The original blue gingham (love that word) dress worn by Judy Garland’s character, Dorothy, in the 1939 movie the Wizard of Oz, is causing quite a stir. Gifted to Reverend Gilbert Hartke, founder of The Catholic University of America’s Department of Speech and Drama, in the early 1970s, it was thought to have been lost after the priest’s death in 1986. Found by a university lecturer, the school put it up for auction with bids upwards to $1.2M.
Enters stage left, the reverend’s 81-year-old niece, Barbara Hartke, claiming that the costume was part of her uncle’s estate, and she’s the rightful heir. In a Federal New York Court, Hartke argued that her uncle gifted her the dress and there is no evidence that her uncle donated the dress to the school. On the other hand, the Catholic school claims that in becoming a priest of the Roman Catholic Church’s Dominican Order, the reverend had vowed never to possess “temporal goods” and the garment could not be considered part of his estate as he had no estate. Super interesting! The Judge ruled to stop the auction and the case will depend on what side can produce the most compelling evidence of a gift.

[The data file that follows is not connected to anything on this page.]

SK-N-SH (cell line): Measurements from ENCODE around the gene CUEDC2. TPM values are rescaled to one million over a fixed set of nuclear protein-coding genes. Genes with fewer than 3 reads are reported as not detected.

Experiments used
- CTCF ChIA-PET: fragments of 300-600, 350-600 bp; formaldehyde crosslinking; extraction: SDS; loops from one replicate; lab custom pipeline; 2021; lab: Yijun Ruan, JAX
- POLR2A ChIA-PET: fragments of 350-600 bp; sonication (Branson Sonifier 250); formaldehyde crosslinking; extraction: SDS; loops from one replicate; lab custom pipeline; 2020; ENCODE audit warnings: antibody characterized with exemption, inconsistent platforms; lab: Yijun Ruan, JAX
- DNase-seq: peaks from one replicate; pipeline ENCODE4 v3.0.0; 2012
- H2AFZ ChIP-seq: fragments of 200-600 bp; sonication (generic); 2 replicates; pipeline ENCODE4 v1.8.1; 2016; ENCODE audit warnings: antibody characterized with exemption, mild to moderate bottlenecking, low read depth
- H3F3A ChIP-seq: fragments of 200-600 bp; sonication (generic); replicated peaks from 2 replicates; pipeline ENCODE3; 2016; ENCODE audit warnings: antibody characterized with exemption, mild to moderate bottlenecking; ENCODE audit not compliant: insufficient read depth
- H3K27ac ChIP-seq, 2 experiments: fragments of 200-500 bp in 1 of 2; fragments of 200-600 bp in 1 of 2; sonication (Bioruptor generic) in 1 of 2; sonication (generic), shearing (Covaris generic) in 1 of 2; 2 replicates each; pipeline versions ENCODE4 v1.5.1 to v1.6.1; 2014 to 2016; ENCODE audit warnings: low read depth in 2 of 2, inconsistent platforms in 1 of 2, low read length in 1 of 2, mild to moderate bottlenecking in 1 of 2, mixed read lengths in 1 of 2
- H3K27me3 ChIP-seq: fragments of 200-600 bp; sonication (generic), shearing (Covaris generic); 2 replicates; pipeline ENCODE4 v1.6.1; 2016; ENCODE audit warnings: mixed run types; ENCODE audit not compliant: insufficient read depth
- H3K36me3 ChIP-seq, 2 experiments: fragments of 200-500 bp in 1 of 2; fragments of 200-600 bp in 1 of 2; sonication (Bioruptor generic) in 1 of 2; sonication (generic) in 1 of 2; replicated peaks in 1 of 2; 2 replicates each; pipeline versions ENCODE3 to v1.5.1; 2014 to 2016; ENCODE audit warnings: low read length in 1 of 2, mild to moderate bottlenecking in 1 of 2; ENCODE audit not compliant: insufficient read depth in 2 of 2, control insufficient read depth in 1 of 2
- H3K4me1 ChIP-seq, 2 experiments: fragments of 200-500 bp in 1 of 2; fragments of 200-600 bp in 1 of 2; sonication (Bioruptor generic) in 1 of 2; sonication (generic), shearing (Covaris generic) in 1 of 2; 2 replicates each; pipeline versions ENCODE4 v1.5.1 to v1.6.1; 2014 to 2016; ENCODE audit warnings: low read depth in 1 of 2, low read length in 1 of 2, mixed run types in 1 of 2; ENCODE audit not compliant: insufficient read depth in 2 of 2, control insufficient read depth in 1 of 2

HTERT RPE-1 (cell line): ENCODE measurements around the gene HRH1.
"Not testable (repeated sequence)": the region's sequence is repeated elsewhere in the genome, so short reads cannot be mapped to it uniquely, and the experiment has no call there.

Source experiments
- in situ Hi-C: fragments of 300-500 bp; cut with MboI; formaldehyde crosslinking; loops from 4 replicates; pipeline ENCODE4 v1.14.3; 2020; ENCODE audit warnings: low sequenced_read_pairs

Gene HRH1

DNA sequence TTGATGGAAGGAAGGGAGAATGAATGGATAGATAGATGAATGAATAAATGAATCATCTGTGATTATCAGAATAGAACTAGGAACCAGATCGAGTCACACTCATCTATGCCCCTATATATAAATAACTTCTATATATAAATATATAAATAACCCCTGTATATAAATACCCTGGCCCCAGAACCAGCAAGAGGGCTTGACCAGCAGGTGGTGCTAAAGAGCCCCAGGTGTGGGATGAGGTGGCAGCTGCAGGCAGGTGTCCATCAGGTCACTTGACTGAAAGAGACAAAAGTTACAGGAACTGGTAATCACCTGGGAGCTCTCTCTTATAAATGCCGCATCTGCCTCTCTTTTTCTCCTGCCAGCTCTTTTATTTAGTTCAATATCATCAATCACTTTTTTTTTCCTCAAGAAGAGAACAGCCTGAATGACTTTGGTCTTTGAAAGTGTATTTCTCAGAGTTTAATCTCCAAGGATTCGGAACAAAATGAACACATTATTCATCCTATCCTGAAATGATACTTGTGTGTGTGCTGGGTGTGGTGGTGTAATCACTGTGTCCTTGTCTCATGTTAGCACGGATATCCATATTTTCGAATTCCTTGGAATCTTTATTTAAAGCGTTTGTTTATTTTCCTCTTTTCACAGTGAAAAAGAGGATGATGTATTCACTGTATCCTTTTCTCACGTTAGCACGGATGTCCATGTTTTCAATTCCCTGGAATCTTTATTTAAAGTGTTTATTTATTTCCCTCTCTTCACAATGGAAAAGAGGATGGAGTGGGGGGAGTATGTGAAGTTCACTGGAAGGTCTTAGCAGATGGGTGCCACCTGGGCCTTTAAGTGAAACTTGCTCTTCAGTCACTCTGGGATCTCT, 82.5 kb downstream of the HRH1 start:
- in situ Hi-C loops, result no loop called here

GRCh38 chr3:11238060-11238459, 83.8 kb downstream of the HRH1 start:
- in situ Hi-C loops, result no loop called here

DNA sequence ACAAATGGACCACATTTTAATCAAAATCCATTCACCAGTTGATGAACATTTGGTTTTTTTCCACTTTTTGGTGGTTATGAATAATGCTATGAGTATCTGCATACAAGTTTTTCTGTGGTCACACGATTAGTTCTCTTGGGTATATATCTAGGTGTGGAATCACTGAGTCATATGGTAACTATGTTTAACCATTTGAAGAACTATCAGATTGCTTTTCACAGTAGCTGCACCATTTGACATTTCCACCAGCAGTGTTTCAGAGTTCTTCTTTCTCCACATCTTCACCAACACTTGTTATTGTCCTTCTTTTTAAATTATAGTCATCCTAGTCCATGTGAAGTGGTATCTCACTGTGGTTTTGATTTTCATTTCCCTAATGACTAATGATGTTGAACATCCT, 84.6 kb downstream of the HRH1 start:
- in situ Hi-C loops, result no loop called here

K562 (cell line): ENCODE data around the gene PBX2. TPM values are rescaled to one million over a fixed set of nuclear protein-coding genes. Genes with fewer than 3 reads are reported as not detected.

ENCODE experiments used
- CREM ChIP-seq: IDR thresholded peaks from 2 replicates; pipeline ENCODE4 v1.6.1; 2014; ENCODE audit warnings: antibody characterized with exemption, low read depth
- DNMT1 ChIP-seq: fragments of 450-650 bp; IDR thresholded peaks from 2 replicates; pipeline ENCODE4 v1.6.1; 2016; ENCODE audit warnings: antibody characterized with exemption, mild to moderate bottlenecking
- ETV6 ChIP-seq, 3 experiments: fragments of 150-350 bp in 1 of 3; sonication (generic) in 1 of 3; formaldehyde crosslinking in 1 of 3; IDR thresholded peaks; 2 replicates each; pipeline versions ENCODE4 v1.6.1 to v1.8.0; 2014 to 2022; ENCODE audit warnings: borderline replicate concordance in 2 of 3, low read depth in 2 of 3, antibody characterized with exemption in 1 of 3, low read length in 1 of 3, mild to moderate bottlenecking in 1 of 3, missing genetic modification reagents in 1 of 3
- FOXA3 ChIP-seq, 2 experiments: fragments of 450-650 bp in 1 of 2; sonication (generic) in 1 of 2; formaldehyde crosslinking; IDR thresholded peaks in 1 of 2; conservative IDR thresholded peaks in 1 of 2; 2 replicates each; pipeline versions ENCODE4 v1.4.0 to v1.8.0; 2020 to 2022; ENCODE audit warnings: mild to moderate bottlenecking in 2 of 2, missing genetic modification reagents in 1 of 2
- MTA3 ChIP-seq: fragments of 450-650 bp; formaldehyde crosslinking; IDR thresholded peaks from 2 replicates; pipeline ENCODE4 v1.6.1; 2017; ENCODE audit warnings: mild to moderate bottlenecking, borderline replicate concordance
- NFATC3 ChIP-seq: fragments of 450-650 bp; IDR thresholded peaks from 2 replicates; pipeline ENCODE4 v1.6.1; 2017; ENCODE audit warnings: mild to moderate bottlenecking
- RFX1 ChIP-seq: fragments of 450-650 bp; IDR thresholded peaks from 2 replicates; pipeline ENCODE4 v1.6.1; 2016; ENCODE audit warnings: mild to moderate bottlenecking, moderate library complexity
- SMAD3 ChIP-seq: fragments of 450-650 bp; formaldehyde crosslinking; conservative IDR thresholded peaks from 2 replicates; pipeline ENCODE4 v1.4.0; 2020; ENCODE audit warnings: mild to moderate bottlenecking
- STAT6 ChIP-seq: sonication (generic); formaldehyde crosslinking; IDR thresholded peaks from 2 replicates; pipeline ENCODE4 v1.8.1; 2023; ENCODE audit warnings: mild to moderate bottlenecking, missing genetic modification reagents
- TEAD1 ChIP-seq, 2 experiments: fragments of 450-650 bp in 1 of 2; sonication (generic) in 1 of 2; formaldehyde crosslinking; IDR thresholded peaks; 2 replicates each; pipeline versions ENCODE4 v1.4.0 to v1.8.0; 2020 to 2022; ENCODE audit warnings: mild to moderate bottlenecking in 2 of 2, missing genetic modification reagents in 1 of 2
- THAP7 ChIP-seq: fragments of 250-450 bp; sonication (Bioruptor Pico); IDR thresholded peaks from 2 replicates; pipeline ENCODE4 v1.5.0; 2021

So, what can we learn from this over the rainbow dispute (sorry, I can’t help it!)
We can talk a little bit about gifts. In Florida, a gift is considered to be complete when there is a relinquishment of control. The test in gifting is whether the gift was actually delivered and all ties to it were relinquished by the former owner. Florida has held that the Causa Mortis doctrine (gifts made while on one’s death bed where death is imminent) are valid should there be some physical transfer of the asset. Just saying you’re gifting something will most likely not hold as a valid gift; we look for evidence in the physical act of giving.
So, there we have it, Florida law would probably not side with the niece as there was no evidence of a physical transfer of the dress, it was lost for all those years. However, it’s unclear if the priest truly doesn’t have an estate to contend with…. And here you thought estate planning was boring LOL
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